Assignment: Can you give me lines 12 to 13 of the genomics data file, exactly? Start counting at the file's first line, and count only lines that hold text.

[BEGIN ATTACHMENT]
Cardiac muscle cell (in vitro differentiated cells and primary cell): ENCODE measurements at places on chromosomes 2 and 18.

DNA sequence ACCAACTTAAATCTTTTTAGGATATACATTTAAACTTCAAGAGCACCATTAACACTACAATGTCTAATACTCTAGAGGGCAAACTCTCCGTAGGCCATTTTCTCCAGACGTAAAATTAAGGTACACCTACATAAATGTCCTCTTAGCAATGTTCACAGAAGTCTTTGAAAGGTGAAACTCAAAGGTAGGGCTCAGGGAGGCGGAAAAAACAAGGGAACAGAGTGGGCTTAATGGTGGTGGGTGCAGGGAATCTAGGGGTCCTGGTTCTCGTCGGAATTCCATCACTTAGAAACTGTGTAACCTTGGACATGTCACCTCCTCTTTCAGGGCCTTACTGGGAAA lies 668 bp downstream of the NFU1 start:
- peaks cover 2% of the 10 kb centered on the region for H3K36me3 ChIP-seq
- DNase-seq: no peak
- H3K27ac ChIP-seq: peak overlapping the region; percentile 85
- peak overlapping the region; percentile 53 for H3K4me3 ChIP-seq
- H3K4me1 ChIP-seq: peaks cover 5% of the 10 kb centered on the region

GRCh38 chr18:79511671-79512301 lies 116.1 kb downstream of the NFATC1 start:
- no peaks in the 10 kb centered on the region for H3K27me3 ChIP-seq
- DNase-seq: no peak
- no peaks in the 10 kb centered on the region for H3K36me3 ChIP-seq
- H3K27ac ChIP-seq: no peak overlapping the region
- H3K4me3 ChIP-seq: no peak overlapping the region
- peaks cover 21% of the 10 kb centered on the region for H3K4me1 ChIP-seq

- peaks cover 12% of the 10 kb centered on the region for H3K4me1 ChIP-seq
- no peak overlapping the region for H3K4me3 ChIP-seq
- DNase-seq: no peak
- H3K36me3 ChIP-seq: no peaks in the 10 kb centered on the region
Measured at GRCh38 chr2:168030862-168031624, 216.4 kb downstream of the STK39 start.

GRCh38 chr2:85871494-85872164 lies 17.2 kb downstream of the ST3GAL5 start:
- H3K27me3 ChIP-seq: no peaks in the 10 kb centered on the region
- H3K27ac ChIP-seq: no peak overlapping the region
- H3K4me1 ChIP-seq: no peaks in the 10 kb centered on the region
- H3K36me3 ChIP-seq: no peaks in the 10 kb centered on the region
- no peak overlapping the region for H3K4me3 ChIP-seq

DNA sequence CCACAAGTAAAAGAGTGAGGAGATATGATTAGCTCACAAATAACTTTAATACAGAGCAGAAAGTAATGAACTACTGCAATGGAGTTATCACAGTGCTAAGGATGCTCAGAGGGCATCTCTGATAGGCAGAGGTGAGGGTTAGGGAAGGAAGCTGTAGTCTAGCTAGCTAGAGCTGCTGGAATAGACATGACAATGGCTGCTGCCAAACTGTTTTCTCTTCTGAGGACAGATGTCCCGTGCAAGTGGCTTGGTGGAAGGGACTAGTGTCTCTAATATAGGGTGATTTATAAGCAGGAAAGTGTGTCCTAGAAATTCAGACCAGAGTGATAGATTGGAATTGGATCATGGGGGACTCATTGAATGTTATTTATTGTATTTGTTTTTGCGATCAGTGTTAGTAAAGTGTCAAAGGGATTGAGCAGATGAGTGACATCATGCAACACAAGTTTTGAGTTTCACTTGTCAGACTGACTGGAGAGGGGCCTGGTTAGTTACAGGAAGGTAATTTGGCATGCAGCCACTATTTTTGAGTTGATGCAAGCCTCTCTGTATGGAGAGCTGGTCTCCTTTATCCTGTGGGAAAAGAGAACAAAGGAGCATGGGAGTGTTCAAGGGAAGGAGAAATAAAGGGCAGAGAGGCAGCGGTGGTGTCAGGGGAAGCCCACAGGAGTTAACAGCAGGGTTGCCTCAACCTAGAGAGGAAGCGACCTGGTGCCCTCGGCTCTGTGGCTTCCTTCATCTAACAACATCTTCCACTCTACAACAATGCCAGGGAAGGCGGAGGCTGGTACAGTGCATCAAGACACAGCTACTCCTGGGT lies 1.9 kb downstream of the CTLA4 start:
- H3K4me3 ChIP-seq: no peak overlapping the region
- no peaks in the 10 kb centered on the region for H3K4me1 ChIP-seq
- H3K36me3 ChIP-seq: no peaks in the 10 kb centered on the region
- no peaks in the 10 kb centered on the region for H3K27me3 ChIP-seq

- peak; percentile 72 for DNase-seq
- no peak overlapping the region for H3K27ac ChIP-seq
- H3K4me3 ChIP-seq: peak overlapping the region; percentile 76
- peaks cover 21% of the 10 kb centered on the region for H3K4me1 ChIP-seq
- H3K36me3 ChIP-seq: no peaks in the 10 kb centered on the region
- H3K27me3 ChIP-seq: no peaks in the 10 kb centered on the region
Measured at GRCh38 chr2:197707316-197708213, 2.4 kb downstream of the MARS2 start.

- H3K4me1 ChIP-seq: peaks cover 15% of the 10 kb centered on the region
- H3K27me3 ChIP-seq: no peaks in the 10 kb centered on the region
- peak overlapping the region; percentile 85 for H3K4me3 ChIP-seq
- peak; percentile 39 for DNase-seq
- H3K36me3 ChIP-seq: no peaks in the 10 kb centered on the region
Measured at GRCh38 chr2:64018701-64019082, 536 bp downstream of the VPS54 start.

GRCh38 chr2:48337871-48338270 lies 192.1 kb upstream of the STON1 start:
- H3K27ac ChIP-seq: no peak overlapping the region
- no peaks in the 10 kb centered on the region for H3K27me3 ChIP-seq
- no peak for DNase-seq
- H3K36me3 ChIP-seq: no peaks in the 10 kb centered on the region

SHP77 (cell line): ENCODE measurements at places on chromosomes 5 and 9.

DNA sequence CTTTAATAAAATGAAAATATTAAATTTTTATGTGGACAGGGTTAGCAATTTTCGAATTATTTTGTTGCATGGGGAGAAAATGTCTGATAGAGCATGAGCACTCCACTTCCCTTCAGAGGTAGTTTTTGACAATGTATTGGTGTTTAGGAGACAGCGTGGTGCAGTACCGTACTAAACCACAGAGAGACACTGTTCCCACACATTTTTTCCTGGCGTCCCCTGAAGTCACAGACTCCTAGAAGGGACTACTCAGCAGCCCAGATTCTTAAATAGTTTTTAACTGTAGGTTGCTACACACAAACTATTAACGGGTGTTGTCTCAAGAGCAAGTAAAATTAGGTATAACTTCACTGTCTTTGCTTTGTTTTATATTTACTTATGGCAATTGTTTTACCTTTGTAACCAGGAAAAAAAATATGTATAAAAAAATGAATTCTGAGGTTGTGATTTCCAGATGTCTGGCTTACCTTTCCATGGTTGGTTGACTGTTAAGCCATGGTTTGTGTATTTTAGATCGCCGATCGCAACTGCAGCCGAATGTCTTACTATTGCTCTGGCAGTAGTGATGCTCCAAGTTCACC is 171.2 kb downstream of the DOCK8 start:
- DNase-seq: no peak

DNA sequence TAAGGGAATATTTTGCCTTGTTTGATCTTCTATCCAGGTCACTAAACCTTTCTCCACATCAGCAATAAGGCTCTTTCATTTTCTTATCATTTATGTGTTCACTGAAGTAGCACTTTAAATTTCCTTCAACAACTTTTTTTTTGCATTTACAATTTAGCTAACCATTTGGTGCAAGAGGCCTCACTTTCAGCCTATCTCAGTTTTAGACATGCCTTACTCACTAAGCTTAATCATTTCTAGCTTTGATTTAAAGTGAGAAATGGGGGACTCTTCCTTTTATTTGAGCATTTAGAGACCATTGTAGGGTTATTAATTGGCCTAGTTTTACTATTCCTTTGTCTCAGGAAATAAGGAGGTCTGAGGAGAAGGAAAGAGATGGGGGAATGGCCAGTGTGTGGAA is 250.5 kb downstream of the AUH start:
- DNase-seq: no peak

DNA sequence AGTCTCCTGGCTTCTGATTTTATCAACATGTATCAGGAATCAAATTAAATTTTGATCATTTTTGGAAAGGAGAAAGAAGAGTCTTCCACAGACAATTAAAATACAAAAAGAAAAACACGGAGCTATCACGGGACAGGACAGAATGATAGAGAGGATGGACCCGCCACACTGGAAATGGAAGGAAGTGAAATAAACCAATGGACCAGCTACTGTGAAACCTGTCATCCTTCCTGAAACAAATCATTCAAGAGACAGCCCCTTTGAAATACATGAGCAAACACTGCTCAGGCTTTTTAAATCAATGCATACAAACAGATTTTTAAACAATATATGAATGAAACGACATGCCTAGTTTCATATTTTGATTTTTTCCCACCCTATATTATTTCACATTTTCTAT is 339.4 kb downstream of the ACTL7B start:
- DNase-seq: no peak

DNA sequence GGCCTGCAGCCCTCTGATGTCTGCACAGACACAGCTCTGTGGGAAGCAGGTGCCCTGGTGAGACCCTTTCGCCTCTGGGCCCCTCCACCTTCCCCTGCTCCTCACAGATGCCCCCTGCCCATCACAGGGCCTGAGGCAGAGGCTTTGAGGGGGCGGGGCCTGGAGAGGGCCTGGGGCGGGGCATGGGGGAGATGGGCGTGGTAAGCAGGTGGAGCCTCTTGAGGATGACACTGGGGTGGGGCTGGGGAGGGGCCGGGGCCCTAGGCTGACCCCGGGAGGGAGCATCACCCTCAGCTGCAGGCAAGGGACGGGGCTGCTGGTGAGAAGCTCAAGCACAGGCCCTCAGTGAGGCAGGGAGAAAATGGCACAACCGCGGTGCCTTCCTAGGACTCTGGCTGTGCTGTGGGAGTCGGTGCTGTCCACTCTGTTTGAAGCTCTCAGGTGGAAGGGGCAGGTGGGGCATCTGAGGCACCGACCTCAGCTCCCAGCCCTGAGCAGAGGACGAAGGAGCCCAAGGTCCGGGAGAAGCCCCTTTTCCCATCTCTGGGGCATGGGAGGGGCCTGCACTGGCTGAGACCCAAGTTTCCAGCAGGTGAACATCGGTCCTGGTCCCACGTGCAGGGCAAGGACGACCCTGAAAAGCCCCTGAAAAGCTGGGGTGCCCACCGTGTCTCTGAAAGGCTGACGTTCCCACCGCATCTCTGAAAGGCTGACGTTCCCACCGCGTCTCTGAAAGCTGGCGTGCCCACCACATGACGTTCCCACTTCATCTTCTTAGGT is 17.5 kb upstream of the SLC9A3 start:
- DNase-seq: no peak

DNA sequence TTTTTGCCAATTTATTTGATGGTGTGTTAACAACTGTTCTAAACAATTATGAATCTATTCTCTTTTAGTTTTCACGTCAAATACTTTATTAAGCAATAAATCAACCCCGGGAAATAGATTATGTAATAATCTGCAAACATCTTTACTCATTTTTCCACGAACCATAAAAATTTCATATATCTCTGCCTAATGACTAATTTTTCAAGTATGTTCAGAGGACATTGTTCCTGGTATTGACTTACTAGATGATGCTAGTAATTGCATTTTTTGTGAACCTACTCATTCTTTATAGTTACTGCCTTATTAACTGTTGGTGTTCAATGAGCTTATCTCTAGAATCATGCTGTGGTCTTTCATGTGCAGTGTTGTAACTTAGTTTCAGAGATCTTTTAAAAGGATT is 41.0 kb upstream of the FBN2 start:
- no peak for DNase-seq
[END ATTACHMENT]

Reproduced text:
- H3K27ac ChIP-seq: no peak overlapping the region
- H3K4me3 ChIP-seq: no peak overlapping the region